Turning to the Volkswagen-led alliance, it is still very early days. Nothing significant has emerged to hint at future strategic developments, other than that leadership within the group has been conferred on MAN. The history between MAN and Scania, including a failed attempted takeover of the latter by the former, has been turbulent. Consequently, it will take considerable corporate diplomacy to cement a happy and cohesive new family. Fortunately, there is significant potential for “off-the-radar” cooperation in manufacturing truck components as well as in support-related activities; which is where the desired economies of scale may be lurking, at least in the beginning.
The Volvo family has set a good example of how to pursue such a strategy. Until now, there has been very little visible connection between Volvo, Mack, Renault and UD products. While Volvo, Mack, and Renault have implemented some base engine rationalisation, this has been largely concealed by cleverly differentiated labelling. However, last year’s announcement that the group is to introduce a “medium-heavy” global engine family – presumably to replace Volvo’s 11 l D11C, and 13 l D13A power units, Mack’s MP7 and MP8 engines, Renault’s DXi 11 and DXi 13, and UD Trucks’ GE 13 – is the first sign that Volvo is now moving towards a more transparent rationalisation strategy. Although some of these engines already share basic components, one very obvious exception is the stand-alone UD power unit. It is, therefore, highly significant that a 4×2 Quon truck-tractor, drawing a lightweight B-double combination, was recently observed on test in Australia by the local specialist media. The vehicle concerned was fitted with what was identified as a Volvo engine. Also noted were a combination of selective catalytic reduction (SCR) and exhaust gas recirculation (EGR) emission controls, together with a Volvo I-Shift 12-speed transmission.
Australia will be stepping up its level of compulsory emissions compliance to the new ADR 80/03 standard on 1 January 2011, so any new products introduced after that date will have to meet the equivalent of Euro 5 or US EPA 2007 limits. The timing of this landmark legislation provides a logical time frame for new model introductions. However, with just a little more than six months left before ADR 80/03 implementation, testing should already be well under way for any new products planned for 2011; adding credence to that Australian reporter’s observation. Characteristically, the UD test unit was seen to be carrying specific “GH11” branding on the engine, suggesting that it is a new in-house design following on from the GE13 currently used in Quon models. Nevertheless, the reporter drew his own conclusions from familiar Volvo-esque sounds, appearance and design features, together with expectations created by the “global engine family” announcement. If he got it right, this vehicle represents the first tangible evidence of UD’s anticipated closer integration into the Volvo family.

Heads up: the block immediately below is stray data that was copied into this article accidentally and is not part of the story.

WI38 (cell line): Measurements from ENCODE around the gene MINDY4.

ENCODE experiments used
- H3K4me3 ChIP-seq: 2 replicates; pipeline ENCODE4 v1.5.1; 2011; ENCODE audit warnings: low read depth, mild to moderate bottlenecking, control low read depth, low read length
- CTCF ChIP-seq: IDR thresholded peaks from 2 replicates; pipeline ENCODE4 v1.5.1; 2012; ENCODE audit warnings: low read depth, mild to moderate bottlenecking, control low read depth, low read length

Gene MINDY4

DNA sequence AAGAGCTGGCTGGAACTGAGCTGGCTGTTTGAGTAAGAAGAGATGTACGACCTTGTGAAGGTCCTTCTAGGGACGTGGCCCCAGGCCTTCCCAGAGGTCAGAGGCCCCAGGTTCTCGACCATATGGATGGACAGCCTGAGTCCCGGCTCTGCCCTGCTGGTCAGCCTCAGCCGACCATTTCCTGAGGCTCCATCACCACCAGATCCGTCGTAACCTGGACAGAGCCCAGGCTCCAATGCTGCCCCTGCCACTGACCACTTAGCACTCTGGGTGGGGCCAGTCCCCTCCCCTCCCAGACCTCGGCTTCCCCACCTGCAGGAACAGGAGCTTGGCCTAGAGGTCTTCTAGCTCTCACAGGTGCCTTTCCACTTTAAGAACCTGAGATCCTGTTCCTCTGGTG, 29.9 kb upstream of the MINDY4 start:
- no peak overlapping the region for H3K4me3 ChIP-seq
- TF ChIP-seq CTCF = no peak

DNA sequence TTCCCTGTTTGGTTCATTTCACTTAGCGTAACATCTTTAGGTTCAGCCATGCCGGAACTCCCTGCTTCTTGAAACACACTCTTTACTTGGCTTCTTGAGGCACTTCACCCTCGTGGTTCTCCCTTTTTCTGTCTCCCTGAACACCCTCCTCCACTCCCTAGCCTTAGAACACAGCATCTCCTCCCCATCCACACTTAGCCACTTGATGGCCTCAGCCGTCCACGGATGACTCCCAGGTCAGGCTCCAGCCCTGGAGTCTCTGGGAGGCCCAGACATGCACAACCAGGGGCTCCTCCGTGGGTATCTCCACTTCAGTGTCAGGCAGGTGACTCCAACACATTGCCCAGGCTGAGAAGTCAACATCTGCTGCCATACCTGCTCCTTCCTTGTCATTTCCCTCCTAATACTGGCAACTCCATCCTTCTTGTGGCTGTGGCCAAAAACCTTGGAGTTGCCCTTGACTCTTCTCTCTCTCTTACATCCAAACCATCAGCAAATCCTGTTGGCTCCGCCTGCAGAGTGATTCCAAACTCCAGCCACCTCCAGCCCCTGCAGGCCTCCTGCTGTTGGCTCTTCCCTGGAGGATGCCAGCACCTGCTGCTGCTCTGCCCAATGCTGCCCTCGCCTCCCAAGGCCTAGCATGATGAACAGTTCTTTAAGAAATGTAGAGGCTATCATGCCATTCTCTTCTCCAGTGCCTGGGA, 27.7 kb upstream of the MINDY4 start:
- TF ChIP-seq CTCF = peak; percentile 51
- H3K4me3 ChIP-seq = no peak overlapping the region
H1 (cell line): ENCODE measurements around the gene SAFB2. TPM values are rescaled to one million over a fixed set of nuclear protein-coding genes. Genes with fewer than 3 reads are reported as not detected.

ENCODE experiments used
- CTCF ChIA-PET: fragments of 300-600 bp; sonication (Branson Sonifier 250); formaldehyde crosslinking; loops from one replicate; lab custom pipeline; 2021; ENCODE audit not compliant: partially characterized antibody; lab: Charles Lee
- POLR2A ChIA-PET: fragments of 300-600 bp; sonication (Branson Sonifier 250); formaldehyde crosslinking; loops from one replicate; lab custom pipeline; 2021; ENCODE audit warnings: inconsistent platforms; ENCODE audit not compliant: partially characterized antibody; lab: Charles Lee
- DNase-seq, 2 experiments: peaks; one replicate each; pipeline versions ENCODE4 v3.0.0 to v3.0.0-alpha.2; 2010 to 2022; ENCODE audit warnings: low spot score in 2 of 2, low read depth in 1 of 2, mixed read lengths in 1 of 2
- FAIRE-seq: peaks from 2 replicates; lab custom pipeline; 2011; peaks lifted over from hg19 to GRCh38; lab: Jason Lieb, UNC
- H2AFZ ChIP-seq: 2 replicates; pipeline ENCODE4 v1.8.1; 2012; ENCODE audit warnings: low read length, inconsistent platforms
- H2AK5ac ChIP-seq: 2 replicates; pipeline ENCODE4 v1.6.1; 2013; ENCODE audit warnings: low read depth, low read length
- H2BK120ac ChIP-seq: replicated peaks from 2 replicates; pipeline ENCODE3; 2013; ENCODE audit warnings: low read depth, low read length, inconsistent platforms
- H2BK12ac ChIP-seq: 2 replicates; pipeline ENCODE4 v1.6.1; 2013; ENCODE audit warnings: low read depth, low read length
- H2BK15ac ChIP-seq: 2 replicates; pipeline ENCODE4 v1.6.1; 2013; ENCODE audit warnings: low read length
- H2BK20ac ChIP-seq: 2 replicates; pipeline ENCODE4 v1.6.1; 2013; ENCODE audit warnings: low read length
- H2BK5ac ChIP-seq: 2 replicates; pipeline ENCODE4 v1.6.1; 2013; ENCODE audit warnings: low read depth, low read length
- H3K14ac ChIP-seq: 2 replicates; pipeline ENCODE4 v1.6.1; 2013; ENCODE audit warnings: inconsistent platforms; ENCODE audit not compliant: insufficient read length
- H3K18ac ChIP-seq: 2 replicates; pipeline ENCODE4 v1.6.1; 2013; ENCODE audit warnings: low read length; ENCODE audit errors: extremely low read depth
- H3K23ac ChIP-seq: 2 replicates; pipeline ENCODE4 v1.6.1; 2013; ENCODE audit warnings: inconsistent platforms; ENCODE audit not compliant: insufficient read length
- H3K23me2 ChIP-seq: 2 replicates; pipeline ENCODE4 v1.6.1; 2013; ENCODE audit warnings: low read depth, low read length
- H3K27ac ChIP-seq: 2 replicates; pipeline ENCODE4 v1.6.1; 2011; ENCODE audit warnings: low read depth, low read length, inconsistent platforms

It was subsequently reported that Volvo management had confirmed that UD-branded trucks will be equipped with common engines when new Japanese emission legislation is implemented later in 2010. Volvo has also announced that it is to internalise production of its Euro 6-compliant “medium duty” truck diesel engines from 2013. Currently, the equivalent engines are manufactured by Deutz AG in Germany for installation in Volvo and Renault trucks. The next generation of 5 to 8 l engines is to be assembled at the Renault Trucks factory located at Lyon-Venissieux in France, alongside 9 and 11 l heavy-duty power units. Although not overtly stated in the announcement, it is expected that these engines will form part of Volvo’s global engine programme and that related power units will be adopted by other companies in the family such as UD Trucks in Japan. At present, UD Trucks uses bought-in equivalent-size 4 and 6-cylinder Hino engines in some mid-range domestic and export models.